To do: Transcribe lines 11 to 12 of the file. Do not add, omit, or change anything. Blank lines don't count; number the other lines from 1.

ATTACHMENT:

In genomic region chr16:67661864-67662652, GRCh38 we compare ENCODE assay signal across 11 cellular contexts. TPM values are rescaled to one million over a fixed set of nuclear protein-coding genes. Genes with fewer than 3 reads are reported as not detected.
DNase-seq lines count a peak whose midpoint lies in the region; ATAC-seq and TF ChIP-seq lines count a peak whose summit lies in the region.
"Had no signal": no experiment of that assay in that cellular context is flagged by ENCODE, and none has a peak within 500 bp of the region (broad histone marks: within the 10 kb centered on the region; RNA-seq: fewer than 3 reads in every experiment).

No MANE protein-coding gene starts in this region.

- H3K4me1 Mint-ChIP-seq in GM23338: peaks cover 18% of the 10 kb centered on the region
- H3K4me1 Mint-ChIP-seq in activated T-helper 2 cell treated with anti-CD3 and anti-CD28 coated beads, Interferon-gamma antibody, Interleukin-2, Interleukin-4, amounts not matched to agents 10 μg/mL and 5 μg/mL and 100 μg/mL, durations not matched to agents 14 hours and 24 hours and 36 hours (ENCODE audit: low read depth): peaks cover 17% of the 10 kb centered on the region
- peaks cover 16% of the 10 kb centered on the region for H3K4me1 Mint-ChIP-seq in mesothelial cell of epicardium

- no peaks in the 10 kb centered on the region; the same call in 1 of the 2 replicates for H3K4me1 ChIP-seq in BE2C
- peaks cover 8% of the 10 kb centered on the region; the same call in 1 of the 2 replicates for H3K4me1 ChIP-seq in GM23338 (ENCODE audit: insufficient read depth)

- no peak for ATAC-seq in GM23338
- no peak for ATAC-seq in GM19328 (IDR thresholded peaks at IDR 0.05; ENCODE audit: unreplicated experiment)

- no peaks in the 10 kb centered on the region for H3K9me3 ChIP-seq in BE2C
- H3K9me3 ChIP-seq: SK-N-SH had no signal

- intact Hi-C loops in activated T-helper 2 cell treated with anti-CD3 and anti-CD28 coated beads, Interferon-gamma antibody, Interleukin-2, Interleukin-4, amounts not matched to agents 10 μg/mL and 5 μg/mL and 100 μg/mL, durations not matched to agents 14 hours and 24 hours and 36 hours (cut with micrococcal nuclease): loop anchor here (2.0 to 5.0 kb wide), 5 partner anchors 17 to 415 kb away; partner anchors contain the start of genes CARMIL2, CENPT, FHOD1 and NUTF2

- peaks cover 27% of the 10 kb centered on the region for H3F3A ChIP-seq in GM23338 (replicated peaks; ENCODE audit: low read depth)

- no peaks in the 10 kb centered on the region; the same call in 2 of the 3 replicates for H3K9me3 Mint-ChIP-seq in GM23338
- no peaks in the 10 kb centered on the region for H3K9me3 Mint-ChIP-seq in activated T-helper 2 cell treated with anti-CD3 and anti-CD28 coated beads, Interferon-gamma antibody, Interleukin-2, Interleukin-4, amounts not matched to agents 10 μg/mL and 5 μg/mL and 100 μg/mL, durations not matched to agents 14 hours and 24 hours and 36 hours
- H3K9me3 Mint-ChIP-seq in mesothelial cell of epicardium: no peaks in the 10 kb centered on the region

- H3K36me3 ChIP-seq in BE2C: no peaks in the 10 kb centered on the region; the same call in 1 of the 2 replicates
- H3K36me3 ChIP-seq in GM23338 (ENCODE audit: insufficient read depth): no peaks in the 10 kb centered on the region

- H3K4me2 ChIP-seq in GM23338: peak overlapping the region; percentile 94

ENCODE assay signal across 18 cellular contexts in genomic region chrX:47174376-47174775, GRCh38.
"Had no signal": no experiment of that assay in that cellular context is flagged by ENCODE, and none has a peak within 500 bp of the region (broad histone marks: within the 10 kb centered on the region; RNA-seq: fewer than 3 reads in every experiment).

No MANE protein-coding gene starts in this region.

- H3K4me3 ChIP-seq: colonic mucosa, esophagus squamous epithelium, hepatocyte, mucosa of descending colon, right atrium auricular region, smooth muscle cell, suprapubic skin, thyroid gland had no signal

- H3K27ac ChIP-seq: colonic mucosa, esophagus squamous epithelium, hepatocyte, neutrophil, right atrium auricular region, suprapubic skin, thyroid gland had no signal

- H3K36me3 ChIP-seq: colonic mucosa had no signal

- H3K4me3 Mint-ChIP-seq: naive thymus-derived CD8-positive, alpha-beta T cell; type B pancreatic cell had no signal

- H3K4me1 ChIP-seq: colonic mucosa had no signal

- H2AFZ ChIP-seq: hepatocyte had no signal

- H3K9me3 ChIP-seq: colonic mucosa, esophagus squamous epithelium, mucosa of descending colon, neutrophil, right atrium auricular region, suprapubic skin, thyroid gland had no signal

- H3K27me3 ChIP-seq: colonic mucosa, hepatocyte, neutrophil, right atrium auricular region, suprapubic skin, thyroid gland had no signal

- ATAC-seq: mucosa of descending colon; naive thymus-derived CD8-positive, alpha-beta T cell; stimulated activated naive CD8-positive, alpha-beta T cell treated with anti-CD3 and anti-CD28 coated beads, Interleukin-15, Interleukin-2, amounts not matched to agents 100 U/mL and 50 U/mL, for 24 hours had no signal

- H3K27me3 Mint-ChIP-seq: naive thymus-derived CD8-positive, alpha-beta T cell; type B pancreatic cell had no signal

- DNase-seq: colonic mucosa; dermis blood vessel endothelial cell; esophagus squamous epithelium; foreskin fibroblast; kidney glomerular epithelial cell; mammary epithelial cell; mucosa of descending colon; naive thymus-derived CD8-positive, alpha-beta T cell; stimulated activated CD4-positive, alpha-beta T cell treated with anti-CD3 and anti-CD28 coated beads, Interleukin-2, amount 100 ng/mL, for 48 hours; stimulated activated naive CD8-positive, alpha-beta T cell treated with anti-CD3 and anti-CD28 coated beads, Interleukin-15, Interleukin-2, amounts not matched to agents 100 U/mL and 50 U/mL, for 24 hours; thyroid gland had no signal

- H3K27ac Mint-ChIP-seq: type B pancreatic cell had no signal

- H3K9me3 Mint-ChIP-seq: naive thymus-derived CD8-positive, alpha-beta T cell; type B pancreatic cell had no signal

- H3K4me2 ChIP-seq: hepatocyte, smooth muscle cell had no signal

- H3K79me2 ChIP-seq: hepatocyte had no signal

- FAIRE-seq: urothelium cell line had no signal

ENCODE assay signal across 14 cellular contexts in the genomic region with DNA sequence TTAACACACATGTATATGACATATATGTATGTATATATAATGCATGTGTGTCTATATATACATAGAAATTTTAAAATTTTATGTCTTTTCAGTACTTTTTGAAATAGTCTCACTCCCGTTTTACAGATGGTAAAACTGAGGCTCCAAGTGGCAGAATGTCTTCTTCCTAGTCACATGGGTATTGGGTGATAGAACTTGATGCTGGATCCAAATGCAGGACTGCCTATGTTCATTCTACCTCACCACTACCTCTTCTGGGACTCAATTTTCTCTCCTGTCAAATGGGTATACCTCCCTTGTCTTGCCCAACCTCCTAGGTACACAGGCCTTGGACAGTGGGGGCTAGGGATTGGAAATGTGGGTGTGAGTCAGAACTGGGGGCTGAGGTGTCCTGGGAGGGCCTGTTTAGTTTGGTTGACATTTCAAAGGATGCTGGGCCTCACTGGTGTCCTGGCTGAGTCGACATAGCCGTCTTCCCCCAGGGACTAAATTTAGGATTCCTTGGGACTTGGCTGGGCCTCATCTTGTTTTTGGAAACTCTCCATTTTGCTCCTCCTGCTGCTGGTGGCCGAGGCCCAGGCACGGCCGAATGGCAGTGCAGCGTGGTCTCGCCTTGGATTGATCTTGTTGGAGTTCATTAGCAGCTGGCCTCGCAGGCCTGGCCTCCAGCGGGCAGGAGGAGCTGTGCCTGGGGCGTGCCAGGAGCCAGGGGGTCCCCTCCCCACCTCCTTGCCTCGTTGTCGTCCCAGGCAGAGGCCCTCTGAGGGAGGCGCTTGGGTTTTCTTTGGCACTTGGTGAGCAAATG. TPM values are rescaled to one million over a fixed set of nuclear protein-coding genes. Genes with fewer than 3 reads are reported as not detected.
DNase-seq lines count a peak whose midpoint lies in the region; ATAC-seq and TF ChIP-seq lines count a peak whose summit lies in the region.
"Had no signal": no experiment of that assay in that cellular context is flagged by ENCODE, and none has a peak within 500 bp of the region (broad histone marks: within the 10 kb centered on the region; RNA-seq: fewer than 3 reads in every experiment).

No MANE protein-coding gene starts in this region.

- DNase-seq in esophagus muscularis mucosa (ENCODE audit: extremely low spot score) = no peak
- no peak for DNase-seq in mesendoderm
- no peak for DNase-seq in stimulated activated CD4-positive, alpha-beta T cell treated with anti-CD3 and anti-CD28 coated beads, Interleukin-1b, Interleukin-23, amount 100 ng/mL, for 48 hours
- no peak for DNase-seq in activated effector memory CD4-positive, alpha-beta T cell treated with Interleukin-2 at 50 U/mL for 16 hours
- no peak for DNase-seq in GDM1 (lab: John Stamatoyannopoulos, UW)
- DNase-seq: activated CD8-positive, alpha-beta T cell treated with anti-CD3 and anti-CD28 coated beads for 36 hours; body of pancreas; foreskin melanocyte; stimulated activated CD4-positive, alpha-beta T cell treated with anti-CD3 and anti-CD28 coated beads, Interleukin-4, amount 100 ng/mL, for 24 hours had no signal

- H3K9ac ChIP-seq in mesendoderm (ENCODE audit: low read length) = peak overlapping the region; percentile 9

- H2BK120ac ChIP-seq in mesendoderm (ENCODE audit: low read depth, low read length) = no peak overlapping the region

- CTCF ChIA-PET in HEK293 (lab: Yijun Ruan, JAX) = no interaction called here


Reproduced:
- no peak for ATAC-seq in GM19328 (IDR thresholded peaks at IDR 0.05; ENCODE audit: unreplicated experiment)

- no peaks in the 10 kb centered on the region for H3K9me3 ChIP-seq in BE2C